BYU students hop into April Fools’ Day pranks

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Pranks on April Fools’ Day have a longstanding history and some BYU students go to great lengths to honor the tradition.

Two baby bunnies hop around Samantha Jones’ neighbors’ grass-lined living room floor. These details are part of an April Fools’ and Easter prank at an apartment at the Riviera. (Samantha Jones)

“You should have heard their screams,” BYU alumna Samantha Jones said as she described a prank she witnessed on campus housing years ago.

Jones was walking home from church with her roommates when she spotted a guy with a camera on the roof across from where Jones lived. “We also noticed some other guys walking out of our neighbors’ apartment, which was a girls’ apartment.”

Jones watched as her neighbors walked inside.

“We heard them scream, we walked over and looked into their apartment,” Jones said. “All of their furniture was gone. Everything was gone and sod was covering the whole apartment.”

To the women’s surprise, sod wasn’t the only thing covering the floor. “There were trees placed all over the apartment so it looked like a garden,” Jones said. “They had placed flower stickers all over the wall and there were at least five live bunnies and 20 live baby chicks running around this apartment.”

Samantha Jones and her friends hold baby chicks and bunnies that filled the neighbors’ apartment one April Fools’ Day. (Samantha Jones)

Jones and her roommates joined the commotion and played with the animals in the apartment.

“It was so fun, but they took everything out (of the apartment) that night,” Jones said. The pranksters spent up to five months of planning the stunt, but the reaction had made it all worth it.

However, not every Aprils Fools’ prank includes chicks and bunnies. For BYU student Kjirsten Collins, a fake parking ticket was foolish enough.

“It was freshman year and my friend Kalli had been getting parking tickets the whole year,” Collins said. “On April Fools’ Day I found a parking ticket online and I put it on Kalli’s car … I put $500 on it. When she saw it her heart just dropped.”

Collins was greeted by a stuffed clown as she walked into her bathroom. (Kjirsten Collins/Instagram)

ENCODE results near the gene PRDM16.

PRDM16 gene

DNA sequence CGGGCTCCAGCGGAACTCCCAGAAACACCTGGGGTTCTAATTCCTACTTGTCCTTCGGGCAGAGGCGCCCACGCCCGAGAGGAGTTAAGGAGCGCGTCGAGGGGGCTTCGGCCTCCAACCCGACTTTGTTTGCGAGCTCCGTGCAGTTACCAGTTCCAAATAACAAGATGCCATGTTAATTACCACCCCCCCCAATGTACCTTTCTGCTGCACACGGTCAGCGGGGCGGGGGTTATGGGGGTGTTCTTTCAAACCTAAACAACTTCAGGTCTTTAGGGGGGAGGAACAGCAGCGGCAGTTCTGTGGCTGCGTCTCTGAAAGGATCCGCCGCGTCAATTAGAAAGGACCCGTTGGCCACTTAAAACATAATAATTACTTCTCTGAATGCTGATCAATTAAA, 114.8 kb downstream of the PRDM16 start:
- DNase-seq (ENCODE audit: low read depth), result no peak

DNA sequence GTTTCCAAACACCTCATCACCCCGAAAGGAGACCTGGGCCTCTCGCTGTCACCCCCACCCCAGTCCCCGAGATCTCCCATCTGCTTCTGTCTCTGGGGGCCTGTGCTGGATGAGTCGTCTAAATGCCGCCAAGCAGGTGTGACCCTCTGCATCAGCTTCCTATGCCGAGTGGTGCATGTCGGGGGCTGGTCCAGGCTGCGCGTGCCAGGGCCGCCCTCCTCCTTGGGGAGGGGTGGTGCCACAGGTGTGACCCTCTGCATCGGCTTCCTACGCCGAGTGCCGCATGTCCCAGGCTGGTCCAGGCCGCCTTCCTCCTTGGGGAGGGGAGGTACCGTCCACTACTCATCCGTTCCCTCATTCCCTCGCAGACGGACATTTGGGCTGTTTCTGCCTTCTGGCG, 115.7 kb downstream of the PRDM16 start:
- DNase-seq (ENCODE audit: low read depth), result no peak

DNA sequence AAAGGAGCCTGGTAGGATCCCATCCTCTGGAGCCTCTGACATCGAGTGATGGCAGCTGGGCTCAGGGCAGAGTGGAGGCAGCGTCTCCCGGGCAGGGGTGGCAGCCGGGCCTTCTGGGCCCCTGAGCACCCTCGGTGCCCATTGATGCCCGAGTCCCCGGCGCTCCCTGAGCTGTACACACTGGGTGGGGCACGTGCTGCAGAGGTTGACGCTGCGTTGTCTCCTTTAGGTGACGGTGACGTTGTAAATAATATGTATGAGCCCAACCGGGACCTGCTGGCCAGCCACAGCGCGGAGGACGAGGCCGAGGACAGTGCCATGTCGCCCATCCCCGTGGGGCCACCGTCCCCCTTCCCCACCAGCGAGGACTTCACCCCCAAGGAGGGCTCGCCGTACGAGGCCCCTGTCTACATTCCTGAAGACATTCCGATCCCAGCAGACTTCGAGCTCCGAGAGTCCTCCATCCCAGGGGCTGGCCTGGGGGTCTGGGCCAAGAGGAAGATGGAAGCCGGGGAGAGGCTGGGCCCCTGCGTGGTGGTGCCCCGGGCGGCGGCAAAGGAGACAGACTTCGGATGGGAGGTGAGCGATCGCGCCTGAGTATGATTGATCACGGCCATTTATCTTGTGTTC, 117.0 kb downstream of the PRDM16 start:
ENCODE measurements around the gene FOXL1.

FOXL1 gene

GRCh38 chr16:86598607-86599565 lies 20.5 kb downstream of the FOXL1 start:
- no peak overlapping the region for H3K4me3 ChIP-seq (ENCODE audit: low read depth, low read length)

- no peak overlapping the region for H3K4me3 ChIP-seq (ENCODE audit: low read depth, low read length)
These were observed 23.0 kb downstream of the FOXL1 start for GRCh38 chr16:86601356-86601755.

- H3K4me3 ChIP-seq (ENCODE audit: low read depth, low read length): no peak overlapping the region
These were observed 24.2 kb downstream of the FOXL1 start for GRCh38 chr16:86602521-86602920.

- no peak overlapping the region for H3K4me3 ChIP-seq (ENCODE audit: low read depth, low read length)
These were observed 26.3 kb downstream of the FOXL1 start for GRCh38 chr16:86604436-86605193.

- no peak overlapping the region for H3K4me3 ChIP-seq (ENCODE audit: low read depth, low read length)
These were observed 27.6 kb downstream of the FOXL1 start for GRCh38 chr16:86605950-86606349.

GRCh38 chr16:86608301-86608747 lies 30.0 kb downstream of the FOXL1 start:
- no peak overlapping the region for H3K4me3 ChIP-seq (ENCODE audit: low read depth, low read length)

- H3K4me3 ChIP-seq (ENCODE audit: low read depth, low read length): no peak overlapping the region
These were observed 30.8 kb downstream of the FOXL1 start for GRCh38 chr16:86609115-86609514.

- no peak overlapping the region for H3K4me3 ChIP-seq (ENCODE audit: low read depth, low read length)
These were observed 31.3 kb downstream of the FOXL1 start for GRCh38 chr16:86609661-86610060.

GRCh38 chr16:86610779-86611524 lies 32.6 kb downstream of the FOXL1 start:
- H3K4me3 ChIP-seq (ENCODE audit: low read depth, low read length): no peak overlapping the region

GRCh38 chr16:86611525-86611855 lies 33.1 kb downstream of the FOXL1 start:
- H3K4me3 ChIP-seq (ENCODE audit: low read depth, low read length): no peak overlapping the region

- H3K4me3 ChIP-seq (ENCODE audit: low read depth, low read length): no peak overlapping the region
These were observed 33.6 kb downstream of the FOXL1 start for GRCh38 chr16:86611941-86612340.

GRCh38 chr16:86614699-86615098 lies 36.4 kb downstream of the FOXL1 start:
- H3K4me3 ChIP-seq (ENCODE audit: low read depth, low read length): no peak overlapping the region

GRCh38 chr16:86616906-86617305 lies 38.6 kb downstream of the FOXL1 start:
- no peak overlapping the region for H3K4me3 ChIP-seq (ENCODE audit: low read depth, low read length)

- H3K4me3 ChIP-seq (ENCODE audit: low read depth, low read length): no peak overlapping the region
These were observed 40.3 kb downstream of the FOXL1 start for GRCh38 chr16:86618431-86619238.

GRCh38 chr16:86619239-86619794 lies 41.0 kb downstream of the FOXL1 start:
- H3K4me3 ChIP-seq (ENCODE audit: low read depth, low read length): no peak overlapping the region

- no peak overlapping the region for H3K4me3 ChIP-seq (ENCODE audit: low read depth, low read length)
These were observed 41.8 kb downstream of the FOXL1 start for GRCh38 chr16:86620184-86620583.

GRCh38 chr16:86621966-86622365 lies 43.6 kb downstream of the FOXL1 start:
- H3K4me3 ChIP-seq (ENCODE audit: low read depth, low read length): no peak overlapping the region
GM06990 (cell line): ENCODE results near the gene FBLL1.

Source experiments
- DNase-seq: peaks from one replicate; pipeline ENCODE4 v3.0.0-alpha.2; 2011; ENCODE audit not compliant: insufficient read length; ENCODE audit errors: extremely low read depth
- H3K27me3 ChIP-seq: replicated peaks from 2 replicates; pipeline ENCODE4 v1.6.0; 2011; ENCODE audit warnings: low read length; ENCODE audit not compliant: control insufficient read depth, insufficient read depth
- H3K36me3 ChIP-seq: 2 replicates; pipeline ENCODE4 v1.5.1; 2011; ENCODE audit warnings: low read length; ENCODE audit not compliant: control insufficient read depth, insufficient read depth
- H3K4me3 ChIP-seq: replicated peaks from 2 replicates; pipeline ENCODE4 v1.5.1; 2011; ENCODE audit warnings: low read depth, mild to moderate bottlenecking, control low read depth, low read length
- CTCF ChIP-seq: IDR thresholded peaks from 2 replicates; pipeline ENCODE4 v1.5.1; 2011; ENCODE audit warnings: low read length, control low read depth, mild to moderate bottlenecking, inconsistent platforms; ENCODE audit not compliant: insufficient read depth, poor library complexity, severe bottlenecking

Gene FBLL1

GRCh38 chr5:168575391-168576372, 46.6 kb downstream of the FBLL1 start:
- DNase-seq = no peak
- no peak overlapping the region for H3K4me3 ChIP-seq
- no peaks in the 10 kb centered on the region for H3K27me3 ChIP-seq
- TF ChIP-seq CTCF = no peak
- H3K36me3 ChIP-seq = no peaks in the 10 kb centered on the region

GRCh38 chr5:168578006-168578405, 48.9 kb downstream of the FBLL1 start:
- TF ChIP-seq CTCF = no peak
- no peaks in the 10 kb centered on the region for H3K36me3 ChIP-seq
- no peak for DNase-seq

Though Collins was successful in her scheme, karma kicked in months later.

“I walked into the bathroom and there was a fake clown on the floor. He was stuffed so it looked like a real man … I didn’t scream — it was too early — I was just super scared,” Collins said.

From the prankster to the prankee perspective, Collins said she thinks pranks are funny if people keep them among their group of friends. “I think (April Fools’ Day) is great,” she said. “It lightens the mood right before finals.”

April Fools’ Day may lighten the mood for some, but for BYU student Sarah Clifford it has done just the opposite.

“My brother put flour in my hair dryer and when I turned it on it just smelled like burnt flour,” she said. “I had to buy a new blow dryer.”

Clifford’s older brother jumps right into the April Fools’ Day spirit each year.

One April Fools’ prank on BYU student Sarah Clifford included red solo cups filled with water blocking her way to her bathroom. (Sarah Clifford)

Clifford once tried walking to her bathroom on April Fools’ day when she was greeted by “100 to 200 red solo cups full of water,” Clifford said. The cups made it impossible to get to the bathroom without knocking them over and flooding the floor.

Another year Clifford was surprised with a prank when she was in the shower.

“I turned on my shower and this weird broth stuff started coming out of my shower head and it smelled like chicken,” she said.

Her older brother had put beef bouillon in the shower cap.

The pranks have become something Clifford expects annually. “Pretty much he does (April Fools’ pranks) without a doubt every single year,” Clifford said.

Clifford said as long as the pranks don’t leave a permanent mark and don’t cross the line, no harm is done.

BYU Police Lieutenant Lemmon explained what “crossing the line” can mean during April Fools’ Day.

“(Crossing the line is) when your activities become disruptive to the education process or your activities violate the law,” Lemmon said.

He said when preparing for April Fools’ Day the best piece of advice is “just to use common sense.”

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